In the known production of breathable laminates, it is often necessary to apply the adhesive to one of the materials (usually the thinnest) in a discontinuous manner. This is because the materials are usually laminated together using a flat nip, namely by use of smooth calender bonding surfaces, which compresses the whole structure together. Conventionally, a discontinuous coating can be achieved by spraying or printing a discontinuous pattern of hot melt adhesive onto one of the materials. Also it is possible to powder coat adhesive onto the surface of a material by use of a dusting procedure. However, each of these methods involves additional cost and complexity in the lamination process.

Advantageously, the present invention permits the use of a simple smooth transfer roll for transferring adhesive onto one of the materials without the need to ensure that the coating is discontinuous. The discreet point bonding effected by the lamination pattern on the calender roll ensures that the adhesive is only melted and sealed at discreet points thereby ensuring the desired breathability in the laminate. This advantageously obviates the need for a specialist discontinuous coating process.

It is also possible to achieve an acceptable adhesive bond using “unlike” polymers in each layer of the laminate. For example, it is not possible to achieve an acceptable bond between a spunbond fabric and a meltblown fabric using an adhesive in the conventional way because the surface of the meltblown fabric, which has short fibres, has no integral strength and therefore the adhesive will peel away easily from the meltblown fabric. However, using an embossed thermobonding calender roll, a polypropylene spunbond material can be bonded well to a polypropylene meltblown material using an adhesive layer. It was also noted that, using the same adhesive, the polypropylene spunbond material achieved a better bond through this process than through a traditional laminator.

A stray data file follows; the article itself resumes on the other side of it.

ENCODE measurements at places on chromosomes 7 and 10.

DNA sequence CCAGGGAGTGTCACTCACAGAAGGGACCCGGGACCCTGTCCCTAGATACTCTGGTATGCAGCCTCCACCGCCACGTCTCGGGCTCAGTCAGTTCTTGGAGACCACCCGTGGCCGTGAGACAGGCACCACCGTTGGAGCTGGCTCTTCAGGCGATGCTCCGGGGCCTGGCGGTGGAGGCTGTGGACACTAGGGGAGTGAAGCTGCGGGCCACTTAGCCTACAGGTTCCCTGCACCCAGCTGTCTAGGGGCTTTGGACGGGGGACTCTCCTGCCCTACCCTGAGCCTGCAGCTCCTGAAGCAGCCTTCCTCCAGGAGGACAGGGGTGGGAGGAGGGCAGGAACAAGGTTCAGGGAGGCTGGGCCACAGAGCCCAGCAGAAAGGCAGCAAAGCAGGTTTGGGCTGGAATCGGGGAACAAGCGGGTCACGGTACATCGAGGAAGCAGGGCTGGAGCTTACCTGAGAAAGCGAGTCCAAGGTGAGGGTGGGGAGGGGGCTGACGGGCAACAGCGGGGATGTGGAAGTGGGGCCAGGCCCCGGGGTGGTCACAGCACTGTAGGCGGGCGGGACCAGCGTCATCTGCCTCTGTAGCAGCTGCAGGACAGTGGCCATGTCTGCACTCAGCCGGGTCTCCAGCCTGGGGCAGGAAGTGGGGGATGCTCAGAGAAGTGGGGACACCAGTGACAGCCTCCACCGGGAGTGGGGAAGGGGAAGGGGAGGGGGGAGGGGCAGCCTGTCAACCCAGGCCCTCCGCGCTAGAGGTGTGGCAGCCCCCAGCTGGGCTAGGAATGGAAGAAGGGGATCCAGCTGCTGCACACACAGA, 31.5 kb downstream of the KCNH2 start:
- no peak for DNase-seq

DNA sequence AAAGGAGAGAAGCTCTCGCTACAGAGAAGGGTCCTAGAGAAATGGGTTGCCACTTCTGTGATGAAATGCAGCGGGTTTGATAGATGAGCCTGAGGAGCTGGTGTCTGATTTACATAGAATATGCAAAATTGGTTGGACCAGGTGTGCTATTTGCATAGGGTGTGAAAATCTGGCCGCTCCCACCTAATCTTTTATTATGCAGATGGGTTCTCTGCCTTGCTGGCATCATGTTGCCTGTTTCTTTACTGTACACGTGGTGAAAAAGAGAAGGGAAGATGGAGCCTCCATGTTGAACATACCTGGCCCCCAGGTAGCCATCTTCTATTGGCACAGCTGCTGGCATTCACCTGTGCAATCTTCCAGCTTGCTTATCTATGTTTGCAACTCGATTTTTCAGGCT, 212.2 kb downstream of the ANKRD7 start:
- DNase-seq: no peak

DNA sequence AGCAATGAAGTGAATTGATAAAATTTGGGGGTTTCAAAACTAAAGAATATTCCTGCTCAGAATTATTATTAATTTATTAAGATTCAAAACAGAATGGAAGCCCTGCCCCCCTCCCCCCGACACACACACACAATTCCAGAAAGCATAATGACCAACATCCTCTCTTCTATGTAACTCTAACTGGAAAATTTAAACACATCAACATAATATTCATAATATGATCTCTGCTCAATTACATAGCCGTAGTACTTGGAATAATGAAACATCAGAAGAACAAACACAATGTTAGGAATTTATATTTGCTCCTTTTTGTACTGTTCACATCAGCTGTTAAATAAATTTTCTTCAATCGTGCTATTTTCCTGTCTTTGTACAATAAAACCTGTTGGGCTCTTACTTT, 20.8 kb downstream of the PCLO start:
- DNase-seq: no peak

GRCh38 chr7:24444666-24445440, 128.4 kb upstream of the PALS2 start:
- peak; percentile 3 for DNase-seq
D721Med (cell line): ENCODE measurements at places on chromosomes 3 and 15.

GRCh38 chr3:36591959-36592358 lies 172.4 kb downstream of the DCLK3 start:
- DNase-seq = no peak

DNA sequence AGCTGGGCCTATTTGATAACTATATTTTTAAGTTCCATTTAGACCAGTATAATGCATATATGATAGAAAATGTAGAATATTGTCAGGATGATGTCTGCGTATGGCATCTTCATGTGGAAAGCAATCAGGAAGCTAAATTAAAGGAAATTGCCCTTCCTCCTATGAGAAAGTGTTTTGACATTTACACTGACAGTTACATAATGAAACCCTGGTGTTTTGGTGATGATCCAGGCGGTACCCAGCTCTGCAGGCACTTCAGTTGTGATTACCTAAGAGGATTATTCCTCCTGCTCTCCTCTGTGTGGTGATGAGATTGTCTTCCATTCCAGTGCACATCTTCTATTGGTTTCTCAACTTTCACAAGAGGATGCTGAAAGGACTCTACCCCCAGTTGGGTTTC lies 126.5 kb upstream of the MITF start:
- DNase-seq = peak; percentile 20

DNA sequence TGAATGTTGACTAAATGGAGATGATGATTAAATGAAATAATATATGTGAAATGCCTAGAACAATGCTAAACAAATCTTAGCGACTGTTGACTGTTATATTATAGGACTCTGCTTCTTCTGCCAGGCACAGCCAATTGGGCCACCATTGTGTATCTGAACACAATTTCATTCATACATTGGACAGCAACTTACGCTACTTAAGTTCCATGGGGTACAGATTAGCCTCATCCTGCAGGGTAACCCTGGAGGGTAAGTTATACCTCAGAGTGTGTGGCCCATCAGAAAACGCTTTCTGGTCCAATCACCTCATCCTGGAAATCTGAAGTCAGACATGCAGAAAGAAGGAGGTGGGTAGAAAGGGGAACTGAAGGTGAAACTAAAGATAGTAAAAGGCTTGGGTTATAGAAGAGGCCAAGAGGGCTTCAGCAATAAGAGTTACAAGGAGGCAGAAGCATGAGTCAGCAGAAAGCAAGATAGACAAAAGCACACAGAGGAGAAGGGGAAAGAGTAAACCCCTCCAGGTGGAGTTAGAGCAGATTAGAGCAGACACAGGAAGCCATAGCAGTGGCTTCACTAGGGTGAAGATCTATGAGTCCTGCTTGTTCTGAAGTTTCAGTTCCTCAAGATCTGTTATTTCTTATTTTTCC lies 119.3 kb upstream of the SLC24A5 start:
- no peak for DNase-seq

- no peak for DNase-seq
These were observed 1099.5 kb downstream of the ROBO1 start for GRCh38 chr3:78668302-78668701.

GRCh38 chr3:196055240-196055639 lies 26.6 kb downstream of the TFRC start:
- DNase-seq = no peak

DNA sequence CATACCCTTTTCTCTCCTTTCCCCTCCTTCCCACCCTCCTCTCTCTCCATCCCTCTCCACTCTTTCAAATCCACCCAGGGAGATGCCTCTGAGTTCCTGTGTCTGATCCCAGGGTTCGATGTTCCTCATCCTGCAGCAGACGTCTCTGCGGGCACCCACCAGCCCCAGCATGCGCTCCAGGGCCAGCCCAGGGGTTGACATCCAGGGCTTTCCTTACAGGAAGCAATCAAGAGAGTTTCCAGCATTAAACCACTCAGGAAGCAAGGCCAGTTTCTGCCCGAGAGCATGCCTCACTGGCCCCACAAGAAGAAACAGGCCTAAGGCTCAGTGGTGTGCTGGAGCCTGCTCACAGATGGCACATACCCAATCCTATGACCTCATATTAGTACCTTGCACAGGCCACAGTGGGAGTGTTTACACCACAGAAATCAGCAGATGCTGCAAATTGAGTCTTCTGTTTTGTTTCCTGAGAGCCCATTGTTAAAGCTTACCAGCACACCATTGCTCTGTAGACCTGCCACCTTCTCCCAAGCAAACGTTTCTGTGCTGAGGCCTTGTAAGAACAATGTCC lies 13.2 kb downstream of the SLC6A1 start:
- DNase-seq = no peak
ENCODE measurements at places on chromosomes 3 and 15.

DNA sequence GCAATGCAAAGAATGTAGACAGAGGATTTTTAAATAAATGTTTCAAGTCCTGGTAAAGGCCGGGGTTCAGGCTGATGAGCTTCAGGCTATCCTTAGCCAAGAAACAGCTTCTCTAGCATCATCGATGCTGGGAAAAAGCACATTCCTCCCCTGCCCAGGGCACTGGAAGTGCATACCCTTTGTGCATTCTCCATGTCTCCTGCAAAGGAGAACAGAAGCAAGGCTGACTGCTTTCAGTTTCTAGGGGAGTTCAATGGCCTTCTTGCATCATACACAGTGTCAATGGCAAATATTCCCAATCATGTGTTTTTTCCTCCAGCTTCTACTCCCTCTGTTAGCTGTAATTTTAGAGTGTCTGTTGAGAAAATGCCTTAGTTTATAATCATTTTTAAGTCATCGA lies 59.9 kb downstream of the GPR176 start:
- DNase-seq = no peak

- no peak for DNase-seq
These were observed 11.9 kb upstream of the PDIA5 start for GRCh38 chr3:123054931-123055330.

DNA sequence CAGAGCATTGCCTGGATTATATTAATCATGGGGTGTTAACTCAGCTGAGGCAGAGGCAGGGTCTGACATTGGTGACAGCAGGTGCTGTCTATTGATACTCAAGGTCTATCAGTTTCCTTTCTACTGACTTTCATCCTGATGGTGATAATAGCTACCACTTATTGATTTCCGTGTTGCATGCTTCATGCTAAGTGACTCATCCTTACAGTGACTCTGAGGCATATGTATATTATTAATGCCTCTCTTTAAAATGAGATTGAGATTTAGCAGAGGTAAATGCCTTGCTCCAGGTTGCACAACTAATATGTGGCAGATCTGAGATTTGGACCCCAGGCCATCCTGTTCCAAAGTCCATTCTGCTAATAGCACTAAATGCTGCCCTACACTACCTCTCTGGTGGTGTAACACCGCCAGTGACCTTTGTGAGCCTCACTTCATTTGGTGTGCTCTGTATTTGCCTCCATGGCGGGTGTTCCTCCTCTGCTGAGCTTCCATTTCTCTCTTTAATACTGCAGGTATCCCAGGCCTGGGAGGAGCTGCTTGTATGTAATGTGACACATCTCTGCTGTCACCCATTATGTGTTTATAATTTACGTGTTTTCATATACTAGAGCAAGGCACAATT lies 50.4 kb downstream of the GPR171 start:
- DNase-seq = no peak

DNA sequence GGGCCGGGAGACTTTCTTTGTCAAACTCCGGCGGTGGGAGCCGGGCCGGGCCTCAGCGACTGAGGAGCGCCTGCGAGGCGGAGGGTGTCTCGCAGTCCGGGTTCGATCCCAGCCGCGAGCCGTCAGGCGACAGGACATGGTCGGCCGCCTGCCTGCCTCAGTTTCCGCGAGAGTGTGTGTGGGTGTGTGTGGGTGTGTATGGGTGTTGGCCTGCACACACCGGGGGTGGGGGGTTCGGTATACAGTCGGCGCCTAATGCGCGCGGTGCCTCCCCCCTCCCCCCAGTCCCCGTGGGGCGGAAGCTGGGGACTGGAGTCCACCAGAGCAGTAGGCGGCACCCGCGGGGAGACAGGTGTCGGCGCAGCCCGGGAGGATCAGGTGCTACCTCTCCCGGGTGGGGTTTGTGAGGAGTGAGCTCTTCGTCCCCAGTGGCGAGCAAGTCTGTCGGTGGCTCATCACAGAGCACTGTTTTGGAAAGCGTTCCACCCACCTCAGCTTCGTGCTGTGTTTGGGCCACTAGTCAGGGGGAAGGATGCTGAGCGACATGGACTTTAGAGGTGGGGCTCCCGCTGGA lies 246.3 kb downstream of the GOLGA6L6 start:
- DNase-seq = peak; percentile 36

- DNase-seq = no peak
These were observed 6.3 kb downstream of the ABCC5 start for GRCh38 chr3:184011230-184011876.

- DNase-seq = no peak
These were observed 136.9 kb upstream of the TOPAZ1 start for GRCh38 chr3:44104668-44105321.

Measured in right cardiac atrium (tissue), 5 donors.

Furthermore, it is possible to combine unlike polymers such as a cheap polyethylene film to a polypropylene spunbond material. This has the advantage of enabling the lamination process to operate at twice the normal speed because it would no longer be necessary to worry about dwell time. Thus it is possible to laminate together a first material having a chemical composition which is unsuitable for bonding to the second material by heat and pressure alone.

There is another significant advantage to using an adhesive as described above: it becomes possible to bond thermoplastics materials to non-thermoplastics materials, for example technical nonwoven materials to woven textile materials such as fabric finishes. More specifically, using an adhesive in a point bonding process it is possible to laminate a meltblown nonwoven material to a cotton fabric whereby the bonding points on the meltblown have their microfibres melted into a film. The resultant laminate can be used as an allergy barrier textile, for example.